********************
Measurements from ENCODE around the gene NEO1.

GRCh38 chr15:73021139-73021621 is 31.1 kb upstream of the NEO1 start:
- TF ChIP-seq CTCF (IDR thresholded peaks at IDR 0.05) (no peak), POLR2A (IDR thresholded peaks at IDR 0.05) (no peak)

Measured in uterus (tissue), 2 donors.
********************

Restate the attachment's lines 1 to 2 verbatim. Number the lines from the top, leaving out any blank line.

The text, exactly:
Measurements from ENCODE around the gene NEO1.

GRCh38 chr15:73021139-73021621 is 31.1 kb upstream of the NEO1 start: